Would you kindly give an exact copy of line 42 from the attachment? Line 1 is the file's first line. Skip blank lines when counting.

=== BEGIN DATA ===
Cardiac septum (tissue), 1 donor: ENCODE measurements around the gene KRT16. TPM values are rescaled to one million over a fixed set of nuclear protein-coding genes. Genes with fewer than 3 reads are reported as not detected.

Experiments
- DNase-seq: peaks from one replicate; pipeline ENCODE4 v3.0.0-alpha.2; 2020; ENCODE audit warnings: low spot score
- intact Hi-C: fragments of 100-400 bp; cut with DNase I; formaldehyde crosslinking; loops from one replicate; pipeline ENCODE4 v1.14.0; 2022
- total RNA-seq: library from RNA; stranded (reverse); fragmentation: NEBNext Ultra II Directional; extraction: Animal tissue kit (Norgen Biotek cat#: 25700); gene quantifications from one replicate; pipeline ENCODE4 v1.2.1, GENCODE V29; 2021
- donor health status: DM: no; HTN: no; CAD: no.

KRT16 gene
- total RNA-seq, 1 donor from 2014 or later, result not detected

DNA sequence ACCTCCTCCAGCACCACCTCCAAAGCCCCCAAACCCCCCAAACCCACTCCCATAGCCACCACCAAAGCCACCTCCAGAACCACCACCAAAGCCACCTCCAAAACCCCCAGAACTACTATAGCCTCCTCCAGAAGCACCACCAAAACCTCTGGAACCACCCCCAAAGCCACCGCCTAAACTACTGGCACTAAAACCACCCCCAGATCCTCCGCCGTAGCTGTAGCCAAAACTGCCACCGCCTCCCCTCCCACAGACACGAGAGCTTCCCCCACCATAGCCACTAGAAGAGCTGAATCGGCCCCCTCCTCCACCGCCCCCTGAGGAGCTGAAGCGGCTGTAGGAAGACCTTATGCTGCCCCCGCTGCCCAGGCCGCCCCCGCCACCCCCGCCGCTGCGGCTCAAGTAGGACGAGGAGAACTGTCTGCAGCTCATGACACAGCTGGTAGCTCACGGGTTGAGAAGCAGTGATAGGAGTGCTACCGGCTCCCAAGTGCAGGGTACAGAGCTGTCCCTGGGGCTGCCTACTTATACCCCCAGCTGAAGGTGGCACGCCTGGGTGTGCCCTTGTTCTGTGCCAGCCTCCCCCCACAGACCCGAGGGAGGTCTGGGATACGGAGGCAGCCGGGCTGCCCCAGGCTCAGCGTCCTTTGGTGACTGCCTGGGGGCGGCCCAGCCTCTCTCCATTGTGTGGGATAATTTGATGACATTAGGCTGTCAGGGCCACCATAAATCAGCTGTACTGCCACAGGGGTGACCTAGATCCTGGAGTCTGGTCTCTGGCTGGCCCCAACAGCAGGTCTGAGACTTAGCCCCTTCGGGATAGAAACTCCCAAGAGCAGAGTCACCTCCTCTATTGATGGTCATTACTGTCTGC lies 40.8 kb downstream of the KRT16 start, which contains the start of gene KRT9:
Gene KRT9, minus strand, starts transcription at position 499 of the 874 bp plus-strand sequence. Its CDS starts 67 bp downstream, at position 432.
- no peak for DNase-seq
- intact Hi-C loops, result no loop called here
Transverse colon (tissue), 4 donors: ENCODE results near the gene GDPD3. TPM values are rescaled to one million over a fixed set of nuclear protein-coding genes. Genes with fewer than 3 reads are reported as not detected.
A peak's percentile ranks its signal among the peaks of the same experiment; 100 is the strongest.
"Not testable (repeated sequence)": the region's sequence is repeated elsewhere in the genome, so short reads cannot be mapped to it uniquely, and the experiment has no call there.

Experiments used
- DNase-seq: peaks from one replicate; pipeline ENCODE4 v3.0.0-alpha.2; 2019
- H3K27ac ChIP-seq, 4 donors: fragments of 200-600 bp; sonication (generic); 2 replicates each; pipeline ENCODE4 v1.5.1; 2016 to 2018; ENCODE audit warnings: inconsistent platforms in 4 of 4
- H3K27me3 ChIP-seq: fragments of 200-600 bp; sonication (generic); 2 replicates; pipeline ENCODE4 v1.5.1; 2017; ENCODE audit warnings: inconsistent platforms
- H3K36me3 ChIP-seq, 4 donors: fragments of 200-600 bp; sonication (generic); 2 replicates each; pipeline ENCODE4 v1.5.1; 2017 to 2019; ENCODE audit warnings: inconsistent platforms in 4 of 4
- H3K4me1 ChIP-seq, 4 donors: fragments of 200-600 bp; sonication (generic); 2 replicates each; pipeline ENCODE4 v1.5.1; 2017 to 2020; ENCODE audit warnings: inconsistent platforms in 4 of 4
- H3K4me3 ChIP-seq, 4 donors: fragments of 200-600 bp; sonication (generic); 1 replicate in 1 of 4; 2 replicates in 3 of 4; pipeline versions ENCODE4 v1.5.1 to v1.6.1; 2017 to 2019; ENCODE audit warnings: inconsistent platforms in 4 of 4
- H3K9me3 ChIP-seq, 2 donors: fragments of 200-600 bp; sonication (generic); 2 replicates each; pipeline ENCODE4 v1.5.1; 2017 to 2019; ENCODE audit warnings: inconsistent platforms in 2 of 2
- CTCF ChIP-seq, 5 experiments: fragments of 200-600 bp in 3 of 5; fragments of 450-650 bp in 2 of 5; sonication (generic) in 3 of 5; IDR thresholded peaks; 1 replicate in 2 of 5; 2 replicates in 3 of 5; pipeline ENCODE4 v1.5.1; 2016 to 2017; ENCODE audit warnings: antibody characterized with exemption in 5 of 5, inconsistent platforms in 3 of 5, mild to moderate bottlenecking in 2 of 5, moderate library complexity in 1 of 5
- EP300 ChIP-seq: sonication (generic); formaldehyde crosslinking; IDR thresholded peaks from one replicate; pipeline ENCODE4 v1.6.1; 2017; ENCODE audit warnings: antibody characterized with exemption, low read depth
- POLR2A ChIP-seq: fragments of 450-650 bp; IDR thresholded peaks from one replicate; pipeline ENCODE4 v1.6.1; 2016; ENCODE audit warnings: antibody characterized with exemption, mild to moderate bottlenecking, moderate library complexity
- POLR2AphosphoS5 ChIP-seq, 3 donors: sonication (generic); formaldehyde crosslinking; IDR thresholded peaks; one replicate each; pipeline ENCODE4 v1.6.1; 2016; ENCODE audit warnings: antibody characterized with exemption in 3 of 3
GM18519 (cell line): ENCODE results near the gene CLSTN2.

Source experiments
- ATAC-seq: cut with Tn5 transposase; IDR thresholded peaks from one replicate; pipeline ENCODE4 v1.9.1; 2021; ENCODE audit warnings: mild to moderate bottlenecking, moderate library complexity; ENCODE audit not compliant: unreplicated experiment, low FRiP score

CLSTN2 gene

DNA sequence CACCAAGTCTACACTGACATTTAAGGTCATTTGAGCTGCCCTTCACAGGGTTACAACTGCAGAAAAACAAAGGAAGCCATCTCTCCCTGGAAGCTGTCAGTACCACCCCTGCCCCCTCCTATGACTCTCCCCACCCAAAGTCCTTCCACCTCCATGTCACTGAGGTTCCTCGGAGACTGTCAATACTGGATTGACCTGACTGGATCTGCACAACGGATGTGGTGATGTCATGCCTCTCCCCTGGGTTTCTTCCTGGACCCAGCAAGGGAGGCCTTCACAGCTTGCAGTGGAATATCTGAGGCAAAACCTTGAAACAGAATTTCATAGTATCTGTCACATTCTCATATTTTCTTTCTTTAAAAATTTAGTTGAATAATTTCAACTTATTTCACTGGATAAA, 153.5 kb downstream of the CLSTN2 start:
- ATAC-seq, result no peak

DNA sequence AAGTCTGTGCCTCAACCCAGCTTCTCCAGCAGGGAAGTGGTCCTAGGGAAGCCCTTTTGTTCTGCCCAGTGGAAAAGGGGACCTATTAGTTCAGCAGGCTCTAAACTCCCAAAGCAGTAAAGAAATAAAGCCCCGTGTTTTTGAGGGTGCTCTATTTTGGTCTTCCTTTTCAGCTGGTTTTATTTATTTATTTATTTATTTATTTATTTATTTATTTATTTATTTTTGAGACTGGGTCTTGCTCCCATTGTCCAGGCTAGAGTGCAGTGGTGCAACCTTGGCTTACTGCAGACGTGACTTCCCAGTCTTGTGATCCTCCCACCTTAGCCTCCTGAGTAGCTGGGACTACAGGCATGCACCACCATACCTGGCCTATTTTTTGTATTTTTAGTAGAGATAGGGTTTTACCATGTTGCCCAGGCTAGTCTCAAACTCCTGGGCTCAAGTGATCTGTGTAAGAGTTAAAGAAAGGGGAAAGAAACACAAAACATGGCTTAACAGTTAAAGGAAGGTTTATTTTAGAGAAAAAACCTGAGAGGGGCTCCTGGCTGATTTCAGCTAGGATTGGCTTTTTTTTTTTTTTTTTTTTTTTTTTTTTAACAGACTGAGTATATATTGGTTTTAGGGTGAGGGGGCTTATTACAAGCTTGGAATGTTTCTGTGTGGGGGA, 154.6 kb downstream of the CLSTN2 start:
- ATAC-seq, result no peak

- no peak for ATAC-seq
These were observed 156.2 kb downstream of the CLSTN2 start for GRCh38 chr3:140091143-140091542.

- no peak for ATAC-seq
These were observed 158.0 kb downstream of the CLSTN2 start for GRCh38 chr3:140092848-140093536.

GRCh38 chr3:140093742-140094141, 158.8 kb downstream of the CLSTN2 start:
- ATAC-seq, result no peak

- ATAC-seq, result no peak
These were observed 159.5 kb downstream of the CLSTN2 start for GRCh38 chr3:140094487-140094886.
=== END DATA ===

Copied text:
- ATAC-seq, result no peak